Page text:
One of the hallmarks of the pulp age is, as its name suggests, the use of low-quality pulp paper with untrimmed edges.  The paper itself felt soft and of much better quality than, say the stuff used in 1970s paperbacks that turns brittle and brown (as opposed to the well-creamed-coffee color of the pulp stock), but there’s no arguing that the untrimmed edges give the publications a bit of an unfinished look.

In the two-and-a-half years between that issue and the other one I’ve recently read (August 1936 – pictured above), however, a major innovation occurred at Astounding: trimmed edges!  This complete break with pulp tradition makes less difference today than it probably did eighty-odd years ago on the newsstands.

Once more, I turned to the letters section, Brass Tacks, to see what reader reaction to the change had been.  As expected, the fans were enthusiastic with what they saw as a major advance, and the section also informed me that the change had happened only a few issues before the one I was holding.  But that wasn’t the only thing they talked about: the letters section had, by this time become a major concentration point for amateur literary critics.  The discussion of the merits of the various authors was quite heated… and the old argument about the pulp-style and Golden Age styles that we discussed last time was still alive and well.  Some of the readers were very vocal against the new, more literary and scientific style of story.

Interestingly, John W. Campbell, though not the editor, was already in evidence by this issue.  He wrote a science article about Mercury, apparently part of a series.  Also, this issue showed the return of two authors who’d been in the earlier edition: Nat Schachner and the great Jack WIlliamson.  Other famous names in this one were Murray Leinster and Stanley Weinbaum (who, the editor informed us, would no longer be appearing in Astounding – he’d died in December at the age of 33… and with an enviable body of work behind him).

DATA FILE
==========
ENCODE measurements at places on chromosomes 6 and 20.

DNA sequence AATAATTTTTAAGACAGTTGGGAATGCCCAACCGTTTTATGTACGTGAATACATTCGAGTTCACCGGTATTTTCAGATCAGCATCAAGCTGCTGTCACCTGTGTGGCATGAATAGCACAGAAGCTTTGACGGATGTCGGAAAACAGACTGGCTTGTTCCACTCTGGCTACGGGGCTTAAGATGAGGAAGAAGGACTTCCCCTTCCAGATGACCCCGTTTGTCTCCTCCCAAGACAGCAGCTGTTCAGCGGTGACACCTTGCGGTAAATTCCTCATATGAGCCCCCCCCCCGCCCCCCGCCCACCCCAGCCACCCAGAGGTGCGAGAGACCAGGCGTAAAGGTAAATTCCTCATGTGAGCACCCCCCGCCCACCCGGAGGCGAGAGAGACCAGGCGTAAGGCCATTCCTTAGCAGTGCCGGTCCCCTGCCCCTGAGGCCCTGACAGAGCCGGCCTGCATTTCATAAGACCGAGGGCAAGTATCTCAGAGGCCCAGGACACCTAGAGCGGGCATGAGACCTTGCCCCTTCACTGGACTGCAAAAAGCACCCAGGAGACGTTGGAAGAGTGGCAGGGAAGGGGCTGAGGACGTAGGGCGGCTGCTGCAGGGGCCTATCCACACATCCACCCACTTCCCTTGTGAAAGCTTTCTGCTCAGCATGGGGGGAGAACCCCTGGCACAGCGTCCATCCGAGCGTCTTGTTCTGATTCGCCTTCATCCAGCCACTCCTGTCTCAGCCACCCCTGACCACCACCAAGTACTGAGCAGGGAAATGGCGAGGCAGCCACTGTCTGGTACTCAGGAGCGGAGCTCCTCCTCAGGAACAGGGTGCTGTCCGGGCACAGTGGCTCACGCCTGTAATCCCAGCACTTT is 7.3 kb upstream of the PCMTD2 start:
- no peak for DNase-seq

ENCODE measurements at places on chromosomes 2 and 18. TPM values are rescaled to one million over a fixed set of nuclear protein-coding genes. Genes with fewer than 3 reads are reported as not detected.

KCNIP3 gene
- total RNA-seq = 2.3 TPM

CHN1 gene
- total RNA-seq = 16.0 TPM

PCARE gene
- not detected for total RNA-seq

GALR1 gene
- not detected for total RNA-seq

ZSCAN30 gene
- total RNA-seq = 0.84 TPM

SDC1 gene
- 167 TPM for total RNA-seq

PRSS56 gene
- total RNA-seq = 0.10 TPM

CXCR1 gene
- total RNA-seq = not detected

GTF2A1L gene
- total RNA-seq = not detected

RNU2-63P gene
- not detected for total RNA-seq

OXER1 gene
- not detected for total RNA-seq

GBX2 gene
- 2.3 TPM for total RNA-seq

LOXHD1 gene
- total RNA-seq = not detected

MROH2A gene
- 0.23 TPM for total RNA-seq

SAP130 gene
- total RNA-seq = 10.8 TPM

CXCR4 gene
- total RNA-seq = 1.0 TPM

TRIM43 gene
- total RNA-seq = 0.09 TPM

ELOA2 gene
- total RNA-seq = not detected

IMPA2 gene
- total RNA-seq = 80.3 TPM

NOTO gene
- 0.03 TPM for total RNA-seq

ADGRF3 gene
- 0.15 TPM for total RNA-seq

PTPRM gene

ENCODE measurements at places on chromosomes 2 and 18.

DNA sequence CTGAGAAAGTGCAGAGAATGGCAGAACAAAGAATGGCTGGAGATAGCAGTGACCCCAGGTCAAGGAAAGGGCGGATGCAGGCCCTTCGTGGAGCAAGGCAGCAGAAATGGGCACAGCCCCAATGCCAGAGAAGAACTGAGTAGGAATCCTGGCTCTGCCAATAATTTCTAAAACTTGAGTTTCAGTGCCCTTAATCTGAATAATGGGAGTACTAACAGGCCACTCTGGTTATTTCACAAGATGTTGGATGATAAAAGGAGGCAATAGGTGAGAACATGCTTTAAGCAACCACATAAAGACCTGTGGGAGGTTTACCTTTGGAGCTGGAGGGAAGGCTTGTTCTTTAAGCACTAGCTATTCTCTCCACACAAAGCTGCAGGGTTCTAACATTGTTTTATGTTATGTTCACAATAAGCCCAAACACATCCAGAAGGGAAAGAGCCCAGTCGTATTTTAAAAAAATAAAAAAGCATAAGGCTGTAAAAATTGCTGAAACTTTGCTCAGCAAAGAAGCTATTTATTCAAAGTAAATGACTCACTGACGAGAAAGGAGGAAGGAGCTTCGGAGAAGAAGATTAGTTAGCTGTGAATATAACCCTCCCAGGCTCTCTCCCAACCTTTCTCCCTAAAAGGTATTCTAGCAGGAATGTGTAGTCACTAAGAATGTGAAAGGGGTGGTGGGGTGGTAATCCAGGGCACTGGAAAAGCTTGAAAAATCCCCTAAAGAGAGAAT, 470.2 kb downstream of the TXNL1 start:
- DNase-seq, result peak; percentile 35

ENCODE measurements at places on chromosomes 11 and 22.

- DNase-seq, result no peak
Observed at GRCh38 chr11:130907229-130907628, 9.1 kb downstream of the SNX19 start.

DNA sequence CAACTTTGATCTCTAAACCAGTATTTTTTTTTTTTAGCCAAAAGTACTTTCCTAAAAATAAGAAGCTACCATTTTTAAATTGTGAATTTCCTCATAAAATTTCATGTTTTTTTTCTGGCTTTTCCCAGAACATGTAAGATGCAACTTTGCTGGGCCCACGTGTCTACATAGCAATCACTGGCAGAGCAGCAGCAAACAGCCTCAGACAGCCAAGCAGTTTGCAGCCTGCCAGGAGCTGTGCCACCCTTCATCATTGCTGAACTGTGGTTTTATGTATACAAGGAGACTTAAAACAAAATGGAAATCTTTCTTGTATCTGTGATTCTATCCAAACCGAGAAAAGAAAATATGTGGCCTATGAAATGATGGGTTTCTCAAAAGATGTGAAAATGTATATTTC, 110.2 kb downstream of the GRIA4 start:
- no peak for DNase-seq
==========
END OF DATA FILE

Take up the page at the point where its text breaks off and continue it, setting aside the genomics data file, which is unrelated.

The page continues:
With regards to the fiction itself, this one was a lucky buy, as it had the beginning of one serial (The Incredible Invasion – Leinster) and the end of another (The Cometeers – Williamson) which meant that I didn’t get stuck with the middle of anything which is always harder to draw conclusions from.  It was these two fragments plus the Schachner tale “The Return of the Murians” which stuck most in my mind.  There was nothing quite like the story “Colossus” which was the highlight of the January 1934 issue, but on the flip side, there were no real duds in this one either.

In general, we’ve definitely moved one step closer to the Golden Age here.  The style and names are almost all there, as are the trimmed edges.  It took one man’s vision to bring it all together… someday, I should probably read an early Campbell Astounding to see how it looks.  And when I do, I’ll write about it here.